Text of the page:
Governor Ned Lamont today announced the third and final set of proposals he will introduce during the 2023 legislative session that are focused on strengthening Connecticut’s efforts to eliminate gun violence. This set is concentrated on preventing suicides, accidents, and domestic violence, and it includes:
- Requiring a ten-day waiting period before purchasing a firearm;
- Increasing education requirements for firearm licenses;
- Requiring safe storage regardless of who lives at a given residence;
- Improving the design safety standards for semiautomatic handguns;
- Making commission of a family violence crime or being a fugitive an automatic disqualifier for holding a pistol permit;
- Prohibiting the carrying of any loaded long gun in a vehicle; and
- Requiring trigger locks for all firearm purchases.
The proposals will be included as part of the governor’s package of priorities for the 2023 legislative session that he will present to the Connecticut General Assembly on February 8. Last week, he announced two other sets of gun violence prevention proposals, one of which is focused on eliminating community gun violence, and the other on preventing mass shootings.
“The overwhelming majority of Connecticut residents want commonsense measures enacted that encourage gun safety and prevent harm from impacting our homes and our communities,” Governor Lamont said. “This is especially needed to prevent tragic accidents, as well as instances of domestic violence and suicide.”
Requiring a ten-day waiting period before purchasing a firearm
Current state law allows residents with the appropriate documentation to walk into a gun store, purchase an unlimited number of firearms, and walk out with them immediately. In conjunction with the bulk purchasing limit announced last week, Governor Lamont is proposing a ten-day waiting period on sales of all firearms in Connecticut. This proposal has been proven by numerous academic studies to save lives by preventing suicide and domestic violence.
Increasing education requirements for firearm licenses
Firearm permits can currently be obtained with only a short course approved by the NRA. Crucially, there is no requirement that these courses inform users on how to follow Connecticut’s high standards for responsible gun ownership. Governor Lamont is proposing to modestly expand the requirements for the initial application for a pistol permit to four hours of classroom training and two hours of shooting practice, and set a one-year deadline so knowledge must be fresh.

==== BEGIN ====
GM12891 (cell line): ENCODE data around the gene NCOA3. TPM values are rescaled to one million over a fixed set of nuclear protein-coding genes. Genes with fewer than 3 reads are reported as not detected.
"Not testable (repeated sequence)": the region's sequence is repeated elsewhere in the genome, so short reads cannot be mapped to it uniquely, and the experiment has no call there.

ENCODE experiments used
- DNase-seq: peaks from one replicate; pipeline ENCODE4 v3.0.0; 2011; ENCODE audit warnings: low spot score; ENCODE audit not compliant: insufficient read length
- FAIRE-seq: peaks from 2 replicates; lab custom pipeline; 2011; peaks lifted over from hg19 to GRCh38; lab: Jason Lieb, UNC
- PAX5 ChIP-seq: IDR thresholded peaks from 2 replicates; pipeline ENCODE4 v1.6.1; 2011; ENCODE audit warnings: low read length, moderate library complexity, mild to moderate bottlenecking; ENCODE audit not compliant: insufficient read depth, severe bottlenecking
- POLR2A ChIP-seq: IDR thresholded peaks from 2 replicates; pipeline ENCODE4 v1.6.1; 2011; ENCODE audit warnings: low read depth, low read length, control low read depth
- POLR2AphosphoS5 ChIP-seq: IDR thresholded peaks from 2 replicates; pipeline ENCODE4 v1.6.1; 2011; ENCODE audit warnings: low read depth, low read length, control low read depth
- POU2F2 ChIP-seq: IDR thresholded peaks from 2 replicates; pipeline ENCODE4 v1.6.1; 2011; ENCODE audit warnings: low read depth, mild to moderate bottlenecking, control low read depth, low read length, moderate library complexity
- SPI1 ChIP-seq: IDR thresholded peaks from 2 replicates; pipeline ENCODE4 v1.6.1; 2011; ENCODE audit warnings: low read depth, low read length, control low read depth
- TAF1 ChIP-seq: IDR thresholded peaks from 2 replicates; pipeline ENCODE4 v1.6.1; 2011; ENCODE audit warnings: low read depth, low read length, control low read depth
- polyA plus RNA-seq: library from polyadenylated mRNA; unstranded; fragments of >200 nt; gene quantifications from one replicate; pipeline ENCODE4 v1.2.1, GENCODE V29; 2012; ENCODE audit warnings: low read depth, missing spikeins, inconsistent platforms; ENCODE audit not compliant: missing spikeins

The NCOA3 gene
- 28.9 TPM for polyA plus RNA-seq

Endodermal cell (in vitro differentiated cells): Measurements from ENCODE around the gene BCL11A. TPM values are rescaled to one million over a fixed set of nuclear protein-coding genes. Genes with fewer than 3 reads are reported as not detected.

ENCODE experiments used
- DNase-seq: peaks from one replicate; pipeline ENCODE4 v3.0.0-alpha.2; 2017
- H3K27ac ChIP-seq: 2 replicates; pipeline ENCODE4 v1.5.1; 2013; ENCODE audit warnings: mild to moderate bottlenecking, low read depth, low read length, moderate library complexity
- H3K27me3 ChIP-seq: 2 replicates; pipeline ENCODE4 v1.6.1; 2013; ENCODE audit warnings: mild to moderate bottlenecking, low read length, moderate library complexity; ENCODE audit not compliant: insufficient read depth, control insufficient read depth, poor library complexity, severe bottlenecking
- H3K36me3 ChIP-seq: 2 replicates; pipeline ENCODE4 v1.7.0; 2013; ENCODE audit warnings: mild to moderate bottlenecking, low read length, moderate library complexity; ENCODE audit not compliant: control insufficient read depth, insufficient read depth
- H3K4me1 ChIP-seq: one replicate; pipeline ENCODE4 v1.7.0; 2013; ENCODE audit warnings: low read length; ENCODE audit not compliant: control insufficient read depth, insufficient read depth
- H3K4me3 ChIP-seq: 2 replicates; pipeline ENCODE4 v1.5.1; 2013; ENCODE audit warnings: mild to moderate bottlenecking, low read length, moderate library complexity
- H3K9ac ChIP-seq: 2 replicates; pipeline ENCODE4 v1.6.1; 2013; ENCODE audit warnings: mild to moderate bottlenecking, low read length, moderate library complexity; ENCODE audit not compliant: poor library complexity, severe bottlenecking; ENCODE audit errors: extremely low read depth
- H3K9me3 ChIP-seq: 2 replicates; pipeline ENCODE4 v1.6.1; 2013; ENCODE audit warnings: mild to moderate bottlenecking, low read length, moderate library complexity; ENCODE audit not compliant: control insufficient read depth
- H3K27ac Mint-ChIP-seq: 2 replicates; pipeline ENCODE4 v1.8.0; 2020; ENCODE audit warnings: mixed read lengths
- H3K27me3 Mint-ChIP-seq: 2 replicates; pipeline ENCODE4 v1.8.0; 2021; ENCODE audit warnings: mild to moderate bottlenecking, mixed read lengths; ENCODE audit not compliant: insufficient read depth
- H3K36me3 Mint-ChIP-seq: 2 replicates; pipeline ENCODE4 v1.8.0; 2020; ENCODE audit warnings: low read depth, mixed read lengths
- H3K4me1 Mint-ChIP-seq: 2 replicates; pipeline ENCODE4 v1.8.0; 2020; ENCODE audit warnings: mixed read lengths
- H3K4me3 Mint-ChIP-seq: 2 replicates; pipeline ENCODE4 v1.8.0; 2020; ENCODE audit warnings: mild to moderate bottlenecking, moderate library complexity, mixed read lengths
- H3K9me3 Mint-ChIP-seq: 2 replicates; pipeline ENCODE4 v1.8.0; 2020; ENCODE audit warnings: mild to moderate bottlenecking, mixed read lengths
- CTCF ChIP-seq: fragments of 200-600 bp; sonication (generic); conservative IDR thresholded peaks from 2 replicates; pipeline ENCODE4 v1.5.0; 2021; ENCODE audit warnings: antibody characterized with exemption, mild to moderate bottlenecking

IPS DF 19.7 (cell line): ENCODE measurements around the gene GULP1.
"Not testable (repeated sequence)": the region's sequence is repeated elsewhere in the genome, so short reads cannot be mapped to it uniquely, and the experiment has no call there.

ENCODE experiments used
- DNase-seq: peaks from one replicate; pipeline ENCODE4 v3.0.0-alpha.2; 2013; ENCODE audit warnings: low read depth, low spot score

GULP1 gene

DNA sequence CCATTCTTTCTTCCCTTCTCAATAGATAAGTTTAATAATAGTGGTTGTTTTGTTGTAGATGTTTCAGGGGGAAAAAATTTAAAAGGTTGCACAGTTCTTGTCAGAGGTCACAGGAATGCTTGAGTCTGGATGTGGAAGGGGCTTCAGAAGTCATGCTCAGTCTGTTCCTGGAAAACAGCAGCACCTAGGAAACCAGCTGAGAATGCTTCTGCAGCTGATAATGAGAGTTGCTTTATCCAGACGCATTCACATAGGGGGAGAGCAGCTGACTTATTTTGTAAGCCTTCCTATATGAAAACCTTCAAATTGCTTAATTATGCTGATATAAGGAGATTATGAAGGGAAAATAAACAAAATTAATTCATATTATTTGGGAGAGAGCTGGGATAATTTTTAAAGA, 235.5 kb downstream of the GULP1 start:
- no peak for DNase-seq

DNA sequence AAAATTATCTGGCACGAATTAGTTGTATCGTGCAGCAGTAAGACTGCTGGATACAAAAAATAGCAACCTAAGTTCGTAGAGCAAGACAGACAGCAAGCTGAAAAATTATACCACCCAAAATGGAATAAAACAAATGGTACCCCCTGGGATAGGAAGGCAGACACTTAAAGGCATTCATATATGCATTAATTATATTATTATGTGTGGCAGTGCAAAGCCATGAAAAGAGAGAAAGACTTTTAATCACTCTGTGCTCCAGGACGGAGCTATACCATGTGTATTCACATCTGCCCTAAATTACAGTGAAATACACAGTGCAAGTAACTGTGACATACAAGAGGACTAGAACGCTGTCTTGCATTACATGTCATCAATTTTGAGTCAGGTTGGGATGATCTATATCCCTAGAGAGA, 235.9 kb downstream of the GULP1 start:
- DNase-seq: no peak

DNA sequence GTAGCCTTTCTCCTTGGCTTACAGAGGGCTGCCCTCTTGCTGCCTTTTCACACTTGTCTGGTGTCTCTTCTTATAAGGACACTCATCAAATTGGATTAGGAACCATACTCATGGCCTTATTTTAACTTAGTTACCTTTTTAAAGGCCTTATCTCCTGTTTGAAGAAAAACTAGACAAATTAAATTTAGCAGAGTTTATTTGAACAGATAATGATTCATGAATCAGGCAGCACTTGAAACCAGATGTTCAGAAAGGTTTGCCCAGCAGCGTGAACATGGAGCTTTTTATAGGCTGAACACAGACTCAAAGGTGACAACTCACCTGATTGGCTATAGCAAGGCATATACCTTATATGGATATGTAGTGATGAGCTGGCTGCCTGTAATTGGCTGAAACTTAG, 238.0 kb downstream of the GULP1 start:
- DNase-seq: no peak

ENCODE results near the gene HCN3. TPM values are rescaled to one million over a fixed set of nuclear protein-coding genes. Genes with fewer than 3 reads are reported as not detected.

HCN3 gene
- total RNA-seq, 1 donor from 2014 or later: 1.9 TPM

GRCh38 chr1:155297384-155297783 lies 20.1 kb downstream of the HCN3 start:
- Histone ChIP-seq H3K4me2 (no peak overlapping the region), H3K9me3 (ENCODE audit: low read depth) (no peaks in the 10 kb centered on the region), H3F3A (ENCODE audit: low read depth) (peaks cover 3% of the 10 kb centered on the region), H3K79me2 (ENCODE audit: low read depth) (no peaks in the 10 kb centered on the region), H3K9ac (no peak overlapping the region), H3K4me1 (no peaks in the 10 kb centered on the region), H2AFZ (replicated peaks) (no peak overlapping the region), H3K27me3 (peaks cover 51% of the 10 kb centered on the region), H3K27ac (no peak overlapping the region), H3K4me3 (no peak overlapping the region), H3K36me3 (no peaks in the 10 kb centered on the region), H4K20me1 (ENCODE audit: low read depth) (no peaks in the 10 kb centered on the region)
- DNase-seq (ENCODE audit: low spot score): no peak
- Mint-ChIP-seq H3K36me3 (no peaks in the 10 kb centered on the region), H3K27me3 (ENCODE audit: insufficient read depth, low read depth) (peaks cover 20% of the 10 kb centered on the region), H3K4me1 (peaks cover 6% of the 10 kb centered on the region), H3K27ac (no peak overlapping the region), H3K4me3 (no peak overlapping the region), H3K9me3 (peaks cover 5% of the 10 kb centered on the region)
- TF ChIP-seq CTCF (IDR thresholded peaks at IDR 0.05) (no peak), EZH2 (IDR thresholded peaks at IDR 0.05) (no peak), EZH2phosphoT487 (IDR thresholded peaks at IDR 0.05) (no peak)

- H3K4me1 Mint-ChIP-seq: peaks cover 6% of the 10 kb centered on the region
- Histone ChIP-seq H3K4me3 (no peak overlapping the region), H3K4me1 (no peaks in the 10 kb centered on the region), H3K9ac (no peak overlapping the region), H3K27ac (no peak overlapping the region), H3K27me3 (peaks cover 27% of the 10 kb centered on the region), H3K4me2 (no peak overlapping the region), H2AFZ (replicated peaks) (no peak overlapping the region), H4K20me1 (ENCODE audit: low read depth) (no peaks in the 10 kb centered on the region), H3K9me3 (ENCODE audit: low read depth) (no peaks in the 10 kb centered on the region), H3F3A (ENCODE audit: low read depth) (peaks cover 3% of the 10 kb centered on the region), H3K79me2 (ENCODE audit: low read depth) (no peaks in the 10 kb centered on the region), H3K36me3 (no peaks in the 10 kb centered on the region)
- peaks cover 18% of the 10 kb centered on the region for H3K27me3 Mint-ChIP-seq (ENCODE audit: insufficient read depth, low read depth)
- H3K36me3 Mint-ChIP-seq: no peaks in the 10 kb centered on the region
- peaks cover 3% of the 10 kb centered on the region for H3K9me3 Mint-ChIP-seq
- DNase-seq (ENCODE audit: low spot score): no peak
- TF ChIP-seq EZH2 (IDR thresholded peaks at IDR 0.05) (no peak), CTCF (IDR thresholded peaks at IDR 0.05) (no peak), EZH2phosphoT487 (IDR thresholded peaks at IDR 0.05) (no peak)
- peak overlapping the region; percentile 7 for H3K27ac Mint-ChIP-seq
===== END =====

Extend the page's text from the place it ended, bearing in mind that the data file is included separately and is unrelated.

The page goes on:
Requiring safe storage regardless of who lives at a given residence
In 2019, Governor Lamont and the General Assembly enacted Ethan’s Law (Public Act 19-5), which was a crucial step towards ensuring that all firearms are stored safely. That law currently applies when minors, people prohibited from possessing firearms, or people likely to cause harm have access to a residence. Governor Lamont’s proposal, which seeks to avoid firearms from being stolen and used in crimes, expands this landmark law by making all firearm owners responsible for storing firearms safely, regardless of who else has access to the residence.
Improving the design safety standards for semiautomatic handguns
Users sometimes miss that a semiautomatic pistol may still have a round chambered when the magazine is removed. This issue can lead to accidents when a gun is being disassembled or cleaned. Modern models can have a “loaded chamber indicator,” a visual indication that a round is chambered, and a “magazine disconnect lockout,” a switch that prevents the trigger being pulled if the magazine has been removed. Governor Lamont is proposing to require that all semiautomatic handguns sold in the state after January 1, 2024, have both features.
Making commission of a family violence crime or being a fugitive an automatic disqualifier for holding a pistol permit
Anyone who has been convicted of domestic violence is automatically disqualified from owning a gun under federal law, but not from holding a state permit, and the definitions differ. Consequently, the Connecticut Department of Emergency Services and Public Protection must hold a time-consuming suitability hearing in each case. Instead, Governor Lamont is proposing to automatically disqualify anyone who has been convicted of a family violence crime from holding a state gun permit.
Prohibiting the carrying of any loaded long gun in a vehicle
Governor Lamont is proposing to enact a law clarifying that all long guns, including ones categorized as “other,” must be carried unloaded in a vehicle.
Requiring trigger locks for all firearm purchases
Governor Lamont is proposing to require that all guns, not only handguns, be sold with a trigger lock to enable safe storage.